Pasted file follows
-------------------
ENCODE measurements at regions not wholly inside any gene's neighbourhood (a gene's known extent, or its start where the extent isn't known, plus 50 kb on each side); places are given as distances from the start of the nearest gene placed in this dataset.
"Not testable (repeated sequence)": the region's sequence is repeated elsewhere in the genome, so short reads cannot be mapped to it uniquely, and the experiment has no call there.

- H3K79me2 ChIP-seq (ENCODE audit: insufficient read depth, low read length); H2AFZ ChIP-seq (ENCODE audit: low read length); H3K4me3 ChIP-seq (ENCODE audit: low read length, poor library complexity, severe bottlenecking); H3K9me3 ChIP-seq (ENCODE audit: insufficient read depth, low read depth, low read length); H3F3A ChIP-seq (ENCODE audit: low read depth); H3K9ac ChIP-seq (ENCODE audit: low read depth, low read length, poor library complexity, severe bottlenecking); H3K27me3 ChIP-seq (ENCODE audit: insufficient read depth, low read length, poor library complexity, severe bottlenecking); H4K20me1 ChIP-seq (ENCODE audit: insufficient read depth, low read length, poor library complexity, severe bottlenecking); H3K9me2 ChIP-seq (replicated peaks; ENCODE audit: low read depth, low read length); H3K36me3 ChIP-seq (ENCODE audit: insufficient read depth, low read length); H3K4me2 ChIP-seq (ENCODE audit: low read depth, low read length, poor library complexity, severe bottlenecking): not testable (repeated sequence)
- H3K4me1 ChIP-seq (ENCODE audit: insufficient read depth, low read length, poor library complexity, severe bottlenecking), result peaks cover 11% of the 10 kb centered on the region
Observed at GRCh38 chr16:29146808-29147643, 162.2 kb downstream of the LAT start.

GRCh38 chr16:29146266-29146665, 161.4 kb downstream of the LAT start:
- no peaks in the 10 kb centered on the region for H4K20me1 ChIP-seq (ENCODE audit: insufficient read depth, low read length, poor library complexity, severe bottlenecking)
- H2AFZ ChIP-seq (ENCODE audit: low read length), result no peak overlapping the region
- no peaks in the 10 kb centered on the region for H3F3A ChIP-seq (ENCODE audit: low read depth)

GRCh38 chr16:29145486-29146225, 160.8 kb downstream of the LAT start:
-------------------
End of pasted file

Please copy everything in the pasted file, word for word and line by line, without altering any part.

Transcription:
ENCODE measurements at regions not wholly inside any gene's neighbourhood (a gene's known extent, or its start where the extent isn't known, plus 50 kb on each side); places are given as distances from the start of the nearest gene placed in this dataset.
"Not testable (repeated sequence)": the region's sequence is repeated elsewhere in the genome, so short reads cannot be mapped to it uniquely, and the experiment has no call there.

- H3K79me2 ChIP-seq (ENCODE audit: insufficient read depth, low read length); H2AFZ ChIP-seq (ENCODE audit: low read length); H3K4me3 ChIP-seq (ENCODE audit: low read length, poor library complexity, severe bottlenecking); H3K9me3 ChIP-seq (ENCODE audit: insufficient read depth, low read depth, low read length); H3F3A ChIP-seq (ENCODE audit: low read depth); H3K9ac ChIP-seq (ENCODE audit: low read depth, low read length, poor library complexity, severe bottlenecking); H3K27me3 ChIP-seq (ENCODE audit: insufficient read depth, low read length, poor library complexity, severe bottlenecking); H4K20me1 ChIP-seq (ENCODE audit: insufficient read depth, low read length, poor library complexity, severe bottlenecking); H3K9me2 ChIP-seq (replicated peaks; ENCODE audit: low read depth, low read length); H3K36me3 ChIP-seq (ENCODE audit: insufficient read depth, low read length); H3K4me2 ChIP-seq (ENCODE audit: low read depth, low read length, poor library complexity, severe bottlenecking): not testable (repeated sequence)
- H3K4me1 ChIP-seq (ENCODE audit: insufficient read depth, low read length, poor library complexity, severe bottlenecking), result peaks cover 11% of the 10 kb centered on the region
Observed at GRCh38 chr16:29146808-29147643, 162.2 kb downstream of the LAT start.

GRCh38 chr16:29146266-29146665, 161.4 kb downstream of the LAT start:
- no peaks in the 10 kb centered on the region for H4K20me1 ChIP-seq (ENCODE audit: insufficient read depth, low read length, poor library complexity, severe bottlenecking)
- H2AFZ ChIP-seq (ENCODE audit: low read length), result no peak overlapping the region
- no peaks in the 10 kb centered on the region for H3F3A ChIP-seq (ENCODE audit: low read depth)

GRCh38 chr16:29145486-29146225, 160.8 kb downstream of the LAT start: